Can Diabetes Lead to Glaucoma?
Diabetes is a health condition caused by chronic high blood sugar. Excessively high sugar content in the blood can wreak havoc on your body in many different ways.
Your eyes are no exception. Diabetes can lead to many different types of vision problems.
Keep reading to learn if diabetes can lead to glaucoma!
What is Glaucoma?
Glaucoma is a group of eye conditions that damages your optic nerve. The optic nerve is a crucial part of vision, as it connects the brain to the eye.
Any damage done to the optic nerve is permanent and devastating to your eyesight. Glaucoma is often caused by abnormally high pressure inside the eye, known as intraocular pressure (IOP).
This high eye pressure is frequently related to a problem with drainage of aqueous humor, which is the fluid inside the front part of your eye. If fluid builds up, the high pressure can damage the optic nerve.
There are also some forms of glaucoma not related to high IOP and eye pressure. Genetics, aging, injury, and other anatomical issues affecting the optic nerve or drainage angle of the eye are also risk factors for developing glaucoma.
What are the Different Types of Glaucoma?
There are several kinds of glaucoma. The most common form of glaucoma is open-angle glaucoma.
If you are diagnosed with open-angle glaucoma, the drainage system in your eye is only partly blocked. There are essentially no symptoms with this kind of glaucoma, so it is very hard to detect on your own.
Angle-closure glaucoma is very much the opposite. It is much less common, but the symptoms are fast and very obvious.
This type of glaucoma occurs when the drainage channel is completely closed, causing your internal eye pressure to spike. Angle-closure glaucoma can cause rapid vision loss and symptoms like:
- Sharp headaches
- Pupil dilation
- Blurry vision
Unlike open-angle glaucoma, the damage from angle-closure glaucoma happens fast. It is very important that you seek medical attention if you have the symptoms of angle-closure glaucoma.
How Do I Know If I Am Developing Glaucoma?
If you have open-angle glaucoma, there is a good chance you won’t even realize it. The only symptom is vision loss, which happens so gradually that most people don’t even realize their vision is chaning.
Many people who have glaucoma and don’t get regular eye exams will not notice anything is wrong with their vision until the condition advances. Unfortunately, with glaucoma, any vision loss is permanent.
This is why regular checkups with your eye care provider are so important. They can monitor your vision and ensure you are not at risk for any eye conditions that may cause vision loss.
How Do Eye Doctors Test For Glaucoma?
The primary ways eye doctors test to ensure you’re not at risk for glaucoma is tonometry and looking closely at your optic nerve. Tonometry is a test that measures your eye pressure.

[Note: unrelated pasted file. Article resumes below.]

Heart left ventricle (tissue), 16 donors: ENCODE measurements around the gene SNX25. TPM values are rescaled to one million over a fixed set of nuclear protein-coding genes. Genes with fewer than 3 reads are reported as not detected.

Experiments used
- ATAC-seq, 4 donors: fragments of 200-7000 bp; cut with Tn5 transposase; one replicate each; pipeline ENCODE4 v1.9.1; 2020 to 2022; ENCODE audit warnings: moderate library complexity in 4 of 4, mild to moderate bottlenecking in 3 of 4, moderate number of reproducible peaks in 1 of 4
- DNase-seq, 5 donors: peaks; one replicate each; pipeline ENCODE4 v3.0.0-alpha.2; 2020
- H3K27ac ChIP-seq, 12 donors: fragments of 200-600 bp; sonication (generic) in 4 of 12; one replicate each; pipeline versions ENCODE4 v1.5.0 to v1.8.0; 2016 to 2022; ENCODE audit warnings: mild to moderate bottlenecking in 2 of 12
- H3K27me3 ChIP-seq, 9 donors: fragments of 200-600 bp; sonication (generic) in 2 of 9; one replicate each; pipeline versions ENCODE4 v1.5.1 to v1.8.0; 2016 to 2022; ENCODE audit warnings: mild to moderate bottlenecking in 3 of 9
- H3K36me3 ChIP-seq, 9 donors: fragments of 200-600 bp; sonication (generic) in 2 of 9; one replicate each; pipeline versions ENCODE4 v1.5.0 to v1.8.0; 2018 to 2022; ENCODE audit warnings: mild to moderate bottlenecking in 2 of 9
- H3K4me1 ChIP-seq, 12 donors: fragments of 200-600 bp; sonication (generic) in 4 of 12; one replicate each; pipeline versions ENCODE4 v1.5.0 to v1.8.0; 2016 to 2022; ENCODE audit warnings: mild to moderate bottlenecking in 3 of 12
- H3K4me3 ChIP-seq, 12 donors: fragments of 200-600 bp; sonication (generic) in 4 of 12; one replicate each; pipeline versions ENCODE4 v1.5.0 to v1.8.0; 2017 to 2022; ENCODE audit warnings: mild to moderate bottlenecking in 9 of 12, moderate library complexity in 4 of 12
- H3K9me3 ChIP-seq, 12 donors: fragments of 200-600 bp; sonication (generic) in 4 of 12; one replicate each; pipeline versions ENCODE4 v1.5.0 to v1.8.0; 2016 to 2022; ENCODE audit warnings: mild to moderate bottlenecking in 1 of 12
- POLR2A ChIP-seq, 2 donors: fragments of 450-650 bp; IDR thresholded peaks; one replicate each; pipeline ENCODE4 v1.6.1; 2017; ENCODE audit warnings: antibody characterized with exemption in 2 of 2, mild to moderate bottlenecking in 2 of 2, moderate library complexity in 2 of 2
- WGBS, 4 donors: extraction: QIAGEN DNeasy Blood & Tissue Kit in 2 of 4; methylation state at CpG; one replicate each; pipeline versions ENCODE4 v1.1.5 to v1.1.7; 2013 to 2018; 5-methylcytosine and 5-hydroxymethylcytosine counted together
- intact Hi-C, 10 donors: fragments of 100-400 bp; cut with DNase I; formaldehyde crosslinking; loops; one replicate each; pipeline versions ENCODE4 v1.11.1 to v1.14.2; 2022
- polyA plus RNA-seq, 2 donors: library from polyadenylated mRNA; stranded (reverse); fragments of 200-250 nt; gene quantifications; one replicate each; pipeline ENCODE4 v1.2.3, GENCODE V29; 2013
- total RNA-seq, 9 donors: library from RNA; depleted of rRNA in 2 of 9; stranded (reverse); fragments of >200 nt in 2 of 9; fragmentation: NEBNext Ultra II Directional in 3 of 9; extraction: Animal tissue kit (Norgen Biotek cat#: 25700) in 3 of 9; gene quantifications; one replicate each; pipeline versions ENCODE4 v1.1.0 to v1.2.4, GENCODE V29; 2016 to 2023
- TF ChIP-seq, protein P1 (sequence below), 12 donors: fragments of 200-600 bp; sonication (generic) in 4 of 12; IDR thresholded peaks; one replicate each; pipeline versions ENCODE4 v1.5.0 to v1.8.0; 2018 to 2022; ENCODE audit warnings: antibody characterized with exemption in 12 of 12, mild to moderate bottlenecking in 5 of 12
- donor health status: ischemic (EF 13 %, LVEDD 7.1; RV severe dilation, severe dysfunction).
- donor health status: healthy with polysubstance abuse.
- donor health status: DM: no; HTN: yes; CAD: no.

It involves using a tonometer, a small device that indents or blows a puff of air onto your eye’s surface to measure the pressure inside. A normal eye pressure reading is considered to be between 10-21 mm Hg.
Consistently elevated pressure over 21 mm Hg indicates a risk for glaucoma. Eye doctors will also perform an examination of your optic nerve to check for signs of damage.
The nerve is located at the very back of the eye. Using specialized lenses and a bright light, your eye doctor can see the optic nerve and evaluate its color, contours, and appearance for abnormalities that signal vision loss from glaucoma.
Sometimes, photos of the optic nerve may be taken over time to compare changes.
Is Diabetes a Risk Factor For Glaucoma?
Diabetes can increase your risk of developing glaucoma. People with diabetes tend to have higher eye pressure readings and are more likely to get glaucoma compared to the general population.
Other risk factors include people who are:
- Over the age of 40
- Are Hispanic/Latino
- Are African American
- Have a family history with glaucoma.
How Does Diabetes Cause Glaucoma?
There is a clear relationship between diabetes and glaucoma. It’s not yet completely understood why.
Some research suggests diabetes nearly doubles your chance of developing glaucoma. Diabetes can directly cause a rare form of glaucoma called neovascular glaucoma.
High blood sugar damages the blood vessels in the eye, causing new abnormal ones to sprout up. These new blood vessels may form in the iris and block the drainage system.
How Is Glaucoma Treated?
If you are diagnosed with glaucoma, your eye doctor will develop a treatment plan to help reduce your eye pressure. Unfortunately, there is no cure for the condition yet.
However, your intraocular eye pressure can be stabilized with medication. Glaucoma eye drops are used to help increase the drainage of fluid from your eyes.
Some glaucoma drops may slow down the production of eye fluid. For some people, both are necessary.
Severe cases of glaucoma may warrant more treatment. Some surgeries are available to quickly relieve the pressure in your eyes.
You will still need to take glaucoma medication after the surgery to manage your eye pressure, though.
Are you concerned about glaucoma? Schedule an eye exam at Complete EyeCare West in Columbus, OH, today!